Next, I heard the voice of Leonardo Dicaprio, as Billy Costigan Jr. “You don’t do what I do.” There is no point in trying to reason what it means when I heard that phrase because it wasn’t real, no matter how convincing it seemed. As I sat down on the sofa, with the speaker still pressed to my ear, Matt Daemon speaks as Sergeant Sullivan, ‘I can get you out.’
The speaker does charge up somewhat. But with Matt Daemon and Leonardo Dicaprio’s voices from the speaker, it wasn’t even connected to the computer. Matt Daemon spoke again, ‘I repeat, Sergeant Sullivan and Agent Costello are down.’
The strange thing about this evening was I found a message on the living room’s shared computer. Someone had loaded up a Word document on the PC and wrote the following statement:
You delete information about you.
Apology – you have nothing to be sorry for. You owe them no explanations.
They still have the information due to the reality of the Backstage and their operation centres.
The act is symbolic and of some significance. You limit their capacity in the stage world. You face your so-called fear head on and overcome it. You subliminally/subconsciously tell them you are the owner of your life and the master of your destiny.
Hospital – Assessment. Exam. Judgement. Medication. Sick Person. False impediment. Accusing you of accusing them. When did I? I’m just mentalizing my archetypes, I said nothing to them directly to accuse them of what they are actually doing anyway. Innocent Until Proven Guilty.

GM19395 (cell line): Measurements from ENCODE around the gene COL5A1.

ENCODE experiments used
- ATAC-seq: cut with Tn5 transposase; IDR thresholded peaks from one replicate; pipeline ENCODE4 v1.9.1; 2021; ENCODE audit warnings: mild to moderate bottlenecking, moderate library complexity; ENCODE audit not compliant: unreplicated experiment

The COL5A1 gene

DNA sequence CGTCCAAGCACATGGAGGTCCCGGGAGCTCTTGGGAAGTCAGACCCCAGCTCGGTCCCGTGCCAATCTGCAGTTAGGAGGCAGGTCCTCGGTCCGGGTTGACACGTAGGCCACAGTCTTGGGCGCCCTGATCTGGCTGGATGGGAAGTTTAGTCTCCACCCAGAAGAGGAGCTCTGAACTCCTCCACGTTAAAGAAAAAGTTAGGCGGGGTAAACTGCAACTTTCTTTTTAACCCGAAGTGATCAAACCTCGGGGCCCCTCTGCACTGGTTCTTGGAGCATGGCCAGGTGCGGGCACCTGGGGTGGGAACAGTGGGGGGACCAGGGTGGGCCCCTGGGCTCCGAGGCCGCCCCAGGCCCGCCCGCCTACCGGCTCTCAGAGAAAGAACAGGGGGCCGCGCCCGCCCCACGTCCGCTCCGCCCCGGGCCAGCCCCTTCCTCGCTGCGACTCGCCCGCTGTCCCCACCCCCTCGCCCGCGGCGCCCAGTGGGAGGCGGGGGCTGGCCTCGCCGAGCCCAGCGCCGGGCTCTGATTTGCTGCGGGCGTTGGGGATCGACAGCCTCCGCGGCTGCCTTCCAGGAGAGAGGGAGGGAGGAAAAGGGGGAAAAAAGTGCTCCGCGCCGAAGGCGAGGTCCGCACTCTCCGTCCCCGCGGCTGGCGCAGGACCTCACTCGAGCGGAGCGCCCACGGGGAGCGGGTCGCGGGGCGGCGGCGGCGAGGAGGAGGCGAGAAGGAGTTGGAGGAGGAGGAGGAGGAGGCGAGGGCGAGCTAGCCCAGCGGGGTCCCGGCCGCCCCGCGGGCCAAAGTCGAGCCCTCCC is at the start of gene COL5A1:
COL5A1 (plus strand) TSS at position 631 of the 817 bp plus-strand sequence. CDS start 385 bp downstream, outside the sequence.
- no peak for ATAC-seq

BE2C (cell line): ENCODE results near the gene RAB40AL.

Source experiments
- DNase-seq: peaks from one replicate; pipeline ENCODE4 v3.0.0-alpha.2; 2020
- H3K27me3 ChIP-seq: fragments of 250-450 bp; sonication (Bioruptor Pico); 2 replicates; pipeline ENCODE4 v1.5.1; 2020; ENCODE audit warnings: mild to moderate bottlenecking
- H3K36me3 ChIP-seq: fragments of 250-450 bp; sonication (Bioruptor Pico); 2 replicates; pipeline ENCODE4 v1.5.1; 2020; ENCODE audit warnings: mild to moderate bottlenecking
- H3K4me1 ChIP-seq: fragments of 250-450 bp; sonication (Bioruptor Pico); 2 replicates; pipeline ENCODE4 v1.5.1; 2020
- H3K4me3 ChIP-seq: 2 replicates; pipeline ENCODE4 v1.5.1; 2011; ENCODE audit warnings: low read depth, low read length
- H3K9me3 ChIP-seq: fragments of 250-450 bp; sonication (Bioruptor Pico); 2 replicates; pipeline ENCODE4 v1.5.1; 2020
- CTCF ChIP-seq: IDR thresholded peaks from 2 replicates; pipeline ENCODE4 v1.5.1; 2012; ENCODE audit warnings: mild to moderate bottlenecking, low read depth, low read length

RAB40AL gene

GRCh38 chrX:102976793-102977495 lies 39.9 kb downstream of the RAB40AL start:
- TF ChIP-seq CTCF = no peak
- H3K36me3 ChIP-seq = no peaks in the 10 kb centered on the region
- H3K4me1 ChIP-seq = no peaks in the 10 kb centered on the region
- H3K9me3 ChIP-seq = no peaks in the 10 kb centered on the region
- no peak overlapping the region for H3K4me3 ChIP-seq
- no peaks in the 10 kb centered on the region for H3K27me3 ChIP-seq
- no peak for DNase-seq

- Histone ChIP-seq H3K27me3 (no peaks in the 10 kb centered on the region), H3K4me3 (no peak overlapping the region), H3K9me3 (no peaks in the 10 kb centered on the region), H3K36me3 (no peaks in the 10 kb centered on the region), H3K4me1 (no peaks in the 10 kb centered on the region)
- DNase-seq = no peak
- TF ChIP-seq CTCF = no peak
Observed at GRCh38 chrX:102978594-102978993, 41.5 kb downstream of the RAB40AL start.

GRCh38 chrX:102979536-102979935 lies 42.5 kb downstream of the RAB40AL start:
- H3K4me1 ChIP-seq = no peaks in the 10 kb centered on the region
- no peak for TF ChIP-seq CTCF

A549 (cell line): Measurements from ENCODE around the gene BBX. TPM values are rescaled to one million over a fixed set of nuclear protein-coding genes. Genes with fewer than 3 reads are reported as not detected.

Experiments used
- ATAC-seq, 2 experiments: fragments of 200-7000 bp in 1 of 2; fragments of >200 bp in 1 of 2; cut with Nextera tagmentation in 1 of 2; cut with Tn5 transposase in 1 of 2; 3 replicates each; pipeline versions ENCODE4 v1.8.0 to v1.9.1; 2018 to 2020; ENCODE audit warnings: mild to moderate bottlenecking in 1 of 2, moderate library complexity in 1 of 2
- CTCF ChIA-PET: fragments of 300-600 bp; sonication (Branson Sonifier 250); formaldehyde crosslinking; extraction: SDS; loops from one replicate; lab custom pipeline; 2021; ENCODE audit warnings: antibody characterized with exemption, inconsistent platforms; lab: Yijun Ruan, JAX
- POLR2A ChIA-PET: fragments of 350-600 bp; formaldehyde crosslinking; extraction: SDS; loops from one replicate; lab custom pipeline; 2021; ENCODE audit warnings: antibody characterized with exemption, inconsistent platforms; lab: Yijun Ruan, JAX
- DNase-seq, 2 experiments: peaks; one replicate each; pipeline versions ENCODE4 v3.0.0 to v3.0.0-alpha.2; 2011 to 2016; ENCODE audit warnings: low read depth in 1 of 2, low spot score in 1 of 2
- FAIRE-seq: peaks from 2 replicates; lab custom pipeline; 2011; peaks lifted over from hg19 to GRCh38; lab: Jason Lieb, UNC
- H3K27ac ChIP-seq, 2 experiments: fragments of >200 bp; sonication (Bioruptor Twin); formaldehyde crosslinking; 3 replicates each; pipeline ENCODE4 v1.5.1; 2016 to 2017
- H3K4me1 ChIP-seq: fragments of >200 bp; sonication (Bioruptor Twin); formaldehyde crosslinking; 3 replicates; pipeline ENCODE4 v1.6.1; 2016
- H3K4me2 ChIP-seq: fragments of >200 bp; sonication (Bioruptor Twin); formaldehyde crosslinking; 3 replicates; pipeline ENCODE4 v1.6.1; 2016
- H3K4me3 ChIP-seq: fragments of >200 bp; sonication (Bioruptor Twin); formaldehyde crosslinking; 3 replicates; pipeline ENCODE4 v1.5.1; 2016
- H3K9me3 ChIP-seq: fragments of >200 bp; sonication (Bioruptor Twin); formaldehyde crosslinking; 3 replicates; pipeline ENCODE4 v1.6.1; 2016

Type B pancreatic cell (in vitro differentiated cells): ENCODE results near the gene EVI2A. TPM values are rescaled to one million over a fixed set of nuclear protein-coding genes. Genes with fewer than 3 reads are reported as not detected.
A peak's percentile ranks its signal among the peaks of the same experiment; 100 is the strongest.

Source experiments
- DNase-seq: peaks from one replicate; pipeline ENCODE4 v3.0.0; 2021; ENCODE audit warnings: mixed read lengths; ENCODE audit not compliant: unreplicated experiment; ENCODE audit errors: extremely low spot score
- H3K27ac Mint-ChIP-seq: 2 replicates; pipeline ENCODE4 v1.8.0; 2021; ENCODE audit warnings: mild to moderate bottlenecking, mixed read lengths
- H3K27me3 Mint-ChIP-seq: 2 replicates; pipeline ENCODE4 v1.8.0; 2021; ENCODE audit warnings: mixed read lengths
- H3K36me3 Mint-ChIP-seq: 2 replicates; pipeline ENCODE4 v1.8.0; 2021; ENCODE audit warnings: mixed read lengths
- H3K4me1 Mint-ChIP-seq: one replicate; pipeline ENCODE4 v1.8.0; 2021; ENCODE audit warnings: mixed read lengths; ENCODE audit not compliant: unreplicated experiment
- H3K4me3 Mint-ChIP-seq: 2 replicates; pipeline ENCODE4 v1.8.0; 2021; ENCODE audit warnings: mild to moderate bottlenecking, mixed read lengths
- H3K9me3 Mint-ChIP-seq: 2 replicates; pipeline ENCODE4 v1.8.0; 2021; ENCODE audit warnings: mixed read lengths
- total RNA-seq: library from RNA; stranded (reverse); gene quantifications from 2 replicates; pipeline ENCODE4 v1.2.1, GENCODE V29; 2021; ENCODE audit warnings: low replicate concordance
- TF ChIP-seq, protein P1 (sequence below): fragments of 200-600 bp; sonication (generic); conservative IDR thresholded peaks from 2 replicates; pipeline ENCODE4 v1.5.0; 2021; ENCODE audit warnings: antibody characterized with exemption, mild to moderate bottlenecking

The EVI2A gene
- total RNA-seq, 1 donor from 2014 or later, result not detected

I assumed it was a hacker who did this. I never really spoke much to the mental health services about my hallucinations. I did show this message to my community consultant, though. He said that it must have been a disturbing experience to read it, and he advised me to change my passwords more regularly. I never spoke to the psychiatry team about these hallucinations because it would only give them more reason for concern. After hospital in 2019, I opened up to my community psychiatrist and broke the previous rule about not speaking about it. I told him about a short hallucination to do with Alanis Morrisette in the film ‘Dogma’. He said this hallucination with the film ‘Dogma’ showed not all of my experiences whilst unwell has been negative.
The scene with Alanis Morrisette, was simply her healing Loki’s character at the end of the film. She placed her hands on Loki, played by Matt Daemon, and healed the damage that Bartleby had done to him.
2011 –– The hallucination of ’12 Monkeys’
After my first taste of the adult mental health hospitals in 2011, I was out of the hospital, staying well on my risperidone injection. I looked on the internet for what kind of movies people with mental health conditions seem to enjoy. I found a website that mentioned the film ‘12 Monkeys’ in high regard. I specifically remember reading that, ‘People with mental illnesses seem to love this one.’ In the UK, watching ‘12 Monkeys’ is not allowed in all hospitals. In Salisbury, they got rid of all the old VHS’s they had stocked up because some service users reported problems when viewing movies in the old format. Sometimes the VHS would cause them to hallucinate.